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Chapter 28: Going Just with His Flute and a Bottle of Wine

The story about Gautam Buddha is that when he reached the gates of nirvana he stood there, his back towards the gates. The gates were opened, and the guards wanted him to enter. They were ready to welcome him - because centuries pass and then once in a while those gates open. And they are immensely happy when one man has again become a buddha.

But Buddha refused. The story is symbolic. He says, “Unless every living being passes by me into nirvana, I am going to stay here. I will be the last. I cannot go alone, I have to take everybody with me. “They are struggling in pain and misery, and do you think I should enjoy nirvana and its tremendous blissfulness? It is not possible. I will wait. You can wait; but waiting here I will try to help those struggling souls, stumbling in darkness, groping in darkness. Unless I am satisfied that everybody has passed in, I will not come in and close the doors.”

Buddha is certainly one of the most insightful men. He does not stop at himself. Anybody would have stopped there - it is a natural tendency to put oneself at the highest point and then stop.

He says: It is better to feed one who is above knowledge, one-sidedness, discipline, and enlightenment than to feed one hundred billions of buddhas, of past, present or future.

The last category is tremendously significant, because it will be the category which will be misunderstood the most. One who is above knowledge - he will not be consistent, he will be self-contradictory. One who is above one-sidedness, who cannot favor one side of the truth, one aspect of the truth - at the risk of being contradictory he will support all the aspects of truth. He will support the opposites, and naturally he will look illogical, he will look absurd. One who is above discipline - who has no discipline, who lives moment to moment, who has no certain order to follow - he does not follow anything. Each moment decides what he is going to do.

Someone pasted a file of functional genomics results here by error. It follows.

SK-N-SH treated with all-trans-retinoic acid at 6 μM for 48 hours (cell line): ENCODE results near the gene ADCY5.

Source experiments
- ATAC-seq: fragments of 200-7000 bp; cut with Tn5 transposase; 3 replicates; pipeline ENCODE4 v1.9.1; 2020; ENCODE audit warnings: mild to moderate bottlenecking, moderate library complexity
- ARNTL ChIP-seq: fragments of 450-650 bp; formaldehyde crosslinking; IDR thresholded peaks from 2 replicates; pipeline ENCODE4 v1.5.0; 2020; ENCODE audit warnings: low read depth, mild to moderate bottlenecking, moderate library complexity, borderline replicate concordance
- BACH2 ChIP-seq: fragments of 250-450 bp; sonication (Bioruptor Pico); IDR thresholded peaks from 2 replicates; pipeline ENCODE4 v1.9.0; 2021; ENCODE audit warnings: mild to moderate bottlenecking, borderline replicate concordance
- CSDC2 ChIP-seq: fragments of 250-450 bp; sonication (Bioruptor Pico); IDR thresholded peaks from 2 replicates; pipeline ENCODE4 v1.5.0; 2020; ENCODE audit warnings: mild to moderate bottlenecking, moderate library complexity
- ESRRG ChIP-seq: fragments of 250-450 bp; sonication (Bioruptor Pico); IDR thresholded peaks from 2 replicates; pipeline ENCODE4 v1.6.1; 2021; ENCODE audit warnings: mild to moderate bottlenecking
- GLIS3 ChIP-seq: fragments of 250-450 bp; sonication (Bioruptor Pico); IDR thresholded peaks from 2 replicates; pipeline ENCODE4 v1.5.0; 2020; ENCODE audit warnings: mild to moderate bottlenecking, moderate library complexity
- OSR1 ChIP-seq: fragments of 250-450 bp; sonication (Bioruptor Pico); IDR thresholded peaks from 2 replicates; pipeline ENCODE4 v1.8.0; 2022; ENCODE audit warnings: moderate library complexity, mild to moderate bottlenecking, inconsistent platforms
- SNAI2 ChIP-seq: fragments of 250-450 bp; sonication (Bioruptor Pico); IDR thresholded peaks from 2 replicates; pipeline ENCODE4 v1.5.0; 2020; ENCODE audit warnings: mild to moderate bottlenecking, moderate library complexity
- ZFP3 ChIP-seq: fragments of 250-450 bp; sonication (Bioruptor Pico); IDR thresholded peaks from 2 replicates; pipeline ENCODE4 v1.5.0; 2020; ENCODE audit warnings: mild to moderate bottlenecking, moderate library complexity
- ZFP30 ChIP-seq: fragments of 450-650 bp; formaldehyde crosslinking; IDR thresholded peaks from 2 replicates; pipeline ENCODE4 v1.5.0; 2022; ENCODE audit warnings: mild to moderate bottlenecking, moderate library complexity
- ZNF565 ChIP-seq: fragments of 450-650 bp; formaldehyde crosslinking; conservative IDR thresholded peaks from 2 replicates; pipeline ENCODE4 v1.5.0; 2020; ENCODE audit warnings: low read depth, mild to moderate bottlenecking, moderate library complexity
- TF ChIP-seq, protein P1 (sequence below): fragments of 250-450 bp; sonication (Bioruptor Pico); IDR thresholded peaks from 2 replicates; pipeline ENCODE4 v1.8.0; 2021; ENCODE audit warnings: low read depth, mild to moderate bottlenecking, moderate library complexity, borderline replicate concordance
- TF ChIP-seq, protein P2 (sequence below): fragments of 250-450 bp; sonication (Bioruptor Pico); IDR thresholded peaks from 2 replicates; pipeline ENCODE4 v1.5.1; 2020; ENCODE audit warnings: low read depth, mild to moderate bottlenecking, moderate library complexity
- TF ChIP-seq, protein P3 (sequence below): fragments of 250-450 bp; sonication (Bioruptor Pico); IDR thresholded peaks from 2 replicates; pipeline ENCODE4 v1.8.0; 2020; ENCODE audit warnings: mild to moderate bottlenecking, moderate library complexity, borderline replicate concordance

You cannot categorize such a man. You cannot call him good, you cannot call him bad; you cannot call him religious, you cannot call him irreligious, because he follows no discipline. And not only discipline, but he transcends enlightenment.

Enlightenment is the ultimate experience, but still it is an experience.the highest, but still part and parcel of all other experiences: they may be lower, this may be the highest. Finally one transcends it too. One simply forgets about it. It becomes one’s nature.

In the beginning, when you reach from your ignorance into enlightenment, it is such a difference that you are immensely gratified. But now ignorance is gone. Enlightenment slowly, slowly loses the excitement it had in the beginning. It is no longer ecstasy, it is simply your nature. And nobody remembers one’s nature.

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